It’s never pleasant when your car’s suffering quality problems, especially if it’s a high-end model. And Tesla, despite its recent improvements, still lags behind some brands when it comes to delivering flaw-free vehicles. Not even the Tesla Model Y, which in many ways shows the brand’s growing maturity, is immune. However, it seems that some Tesla owners are OK with their EVs’ quality-control imperfections. Something owners of other higher-end vehicles are also seemingly fine with. But they shouldn’t be.
The recent Tesla Model Y rust issue
In a recent Tesla Motors Club forum thread, user Skivvy posted a photo of their newly-purchased Tesla Model Y. Unfortunately, it wasn’t particularly flattering. As shown above, Skivvy reported rust in their Model Y’s rear hatch.
How the rust formed isn’t clear. Several other forum-goers mused it could be from metal dust that adhered during production. But regardless, it’s still, as Skivvy themselves said, “it’s poor craftsmanship. There’s [sic] various issues all over the car that any autobody guy could see a mile away.”
This isn’t the first time the Tesla Model Y has been dinged for paint quality problems. Trusted automotive experts Munro & Associates report the Model Y suffers from the same paint issues as the Model 3. And car detailing shop Chicago Auto Pros has seen new-from-the-dealer Model Ys with numerous paint flaws.
Also, this isn’t the first Tesla to have rust issues. InsideEVs has reported numerous Model 3 owners complaining about their rusting EVs. Once again, paint quality was to blame. Paint is a key component of a vehicle’s rust protection. If it’s too thin, it won’t be strong enough to resist chipping, which exposes the bare metal to the elements.
Skivvy doesn’t mention if their Model Y has any panel gap problems. This is something the Model X, in particular, suffered from. However, Munro & Associates report, apart from the Model Y’s hatch, overall, the crossover is improved compared to previous models.
Yet, the rust seemingly hasn’t phased Skivvy much. In regards to the paint and quality issues, “I knew this going in so I can’t be too upset.” Which calls to mind perspectives owners of other luxury cars have shared.
Tesla isn’t the only problematic luxury brand
To be clear, Tesla isn’t alone in suffering quality issues. It’s not even the only luxury brand with these problems.
Perhaps the quintessential example of a fault-prone luxury marque is Land Rover. Its products may be stylish, high-tech, and capable off-road. But they’re notorious for breaking down. Doug Demuro bought an unlimited bumper-to-bumper warranty for his CarMax-bought Range Rover. The repair costs had paid for it within the first 2 years. By the warranty period’s end, CarMax paid out almost as much as Demuro had paid for the SUV.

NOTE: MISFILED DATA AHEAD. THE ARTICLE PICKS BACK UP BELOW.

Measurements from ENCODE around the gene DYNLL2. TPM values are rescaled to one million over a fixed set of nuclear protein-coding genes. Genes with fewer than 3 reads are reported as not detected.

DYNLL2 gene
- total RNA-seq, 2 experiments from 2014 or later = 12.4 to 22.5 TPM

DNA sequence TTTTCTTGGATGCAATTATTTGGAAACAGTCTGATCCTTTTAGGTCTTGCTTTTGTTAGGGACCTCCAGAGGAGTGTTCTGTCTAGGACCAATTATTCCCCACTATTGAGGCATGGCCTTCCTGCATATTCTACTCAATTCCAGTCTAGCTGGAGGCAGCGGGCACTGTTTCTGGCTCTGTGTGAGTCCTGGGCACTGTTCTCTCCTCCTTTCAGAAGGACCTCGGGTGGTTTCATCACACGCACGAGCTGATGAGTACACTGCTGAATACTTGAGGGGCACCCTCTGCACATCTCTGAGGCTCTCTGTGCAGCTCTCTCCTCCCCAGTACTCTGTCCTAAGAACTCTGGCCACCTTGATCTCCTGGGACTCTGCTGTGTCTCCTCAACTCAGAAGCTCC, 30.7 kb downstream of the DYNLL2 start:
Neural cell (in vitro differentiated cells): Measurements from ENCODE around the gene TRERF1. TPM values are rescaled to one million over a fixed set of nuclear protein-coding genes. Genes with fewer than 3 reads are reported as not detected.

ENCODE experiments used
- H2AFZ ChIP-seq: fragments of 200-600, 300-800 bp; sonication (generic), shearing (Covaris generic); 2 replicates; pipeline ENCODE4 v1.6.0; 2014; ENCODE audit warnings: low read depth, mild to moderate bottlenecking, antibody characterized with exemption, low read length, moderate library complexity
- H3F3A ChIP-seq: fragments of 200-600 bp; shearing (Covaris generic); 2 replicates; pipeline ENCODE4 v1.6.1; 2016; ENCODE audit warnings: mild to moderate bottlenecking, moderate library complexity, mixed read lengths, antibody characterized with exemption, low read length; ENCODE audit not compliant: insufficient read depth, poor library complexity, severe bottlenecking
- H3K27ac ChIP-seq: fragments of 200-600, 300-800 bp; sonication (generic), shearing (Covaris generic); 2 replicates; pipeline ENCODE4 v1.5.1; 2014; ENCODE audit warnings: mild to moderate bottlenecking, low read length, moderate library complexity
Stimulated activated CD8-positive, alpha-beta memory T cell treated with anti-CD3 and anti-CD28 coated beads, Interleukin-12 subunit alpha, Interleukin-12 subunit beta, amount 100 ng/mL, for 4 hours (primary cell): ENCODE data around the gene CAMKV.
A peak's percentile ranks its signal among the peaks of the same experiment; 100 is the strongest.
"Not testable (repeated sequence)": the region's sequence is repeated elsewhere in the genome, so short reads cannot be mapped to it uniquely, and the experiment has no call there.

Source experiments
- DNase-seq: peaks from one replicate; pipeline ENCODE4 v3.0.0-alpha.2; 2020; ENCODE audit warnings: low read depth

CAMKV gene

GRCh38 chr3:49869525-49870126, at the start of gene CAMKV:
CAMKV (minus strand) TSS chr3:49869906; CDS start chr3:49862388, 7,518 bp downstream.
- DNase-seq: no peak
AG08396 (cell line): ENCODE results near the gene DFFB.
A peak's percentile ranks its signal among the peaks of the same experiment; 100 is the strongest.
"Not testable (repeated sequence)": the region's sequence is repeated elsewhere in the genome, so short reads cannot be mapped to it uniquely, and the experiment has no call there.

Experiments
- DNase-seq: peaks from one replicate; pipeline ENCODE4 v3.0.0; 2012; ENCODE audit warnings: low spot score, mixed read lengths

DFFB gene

BMW, too, has been known for problematic vehicles in the past. The V10-powered E60 M5 has been described as a maintenance nightmare. Even relatively reliable models like the E90 3-Series can suffer engine-related failure.
Then there are the supercar brands, like Ferrari. Part of the problem is that most owners don’t drive them regularly enough. Even a Lamborghini Countach can be reliable if it’s driven on a day-to-day basis, Jalopnik reports. But, even with regular exercise, a 360’s F1 automated-manual is still notoriously failure-prone.
However, even if the new C8 Corvette is also suffering panel-gap problems, that doesn’t excuse Tesla’s recurring issues. It also doesn’t excuse the flaws of the other brands mentioned here.
Repeated quality problems aren’t acceptable
There’s a reason why the Lexus LS400 and original Acura NSX made such big impacts on the automotive world. It showed that someone could offer Mercedes-level luxury and Ferrari-level performance, without quality problems. And in doing so, it made those brands’ faults inexcusable.
And it’s not just high-end companies that need to learn this lesson. Toyota has repeatedly struggled with Tacoma paint and rust protection. In fact, the rust and other issues have gotten so bad, Consumer Reports down-graded the truck’s reliability rating. It’s one thing for the owner of a brand-new Ferrari, who’s likely to own other cars, to have a quality issue. It’s another for someone who depends on their Tacoma for transportation or as part of their job requirement.
That’s why the Tesla Model Y’s quality issues shouldn’t be acceptable. It might be someone’s only car, not just their only EV. If Tesla—indeed, all automakers—are serious about making EVs for all, they can’t be rusty from the factory.
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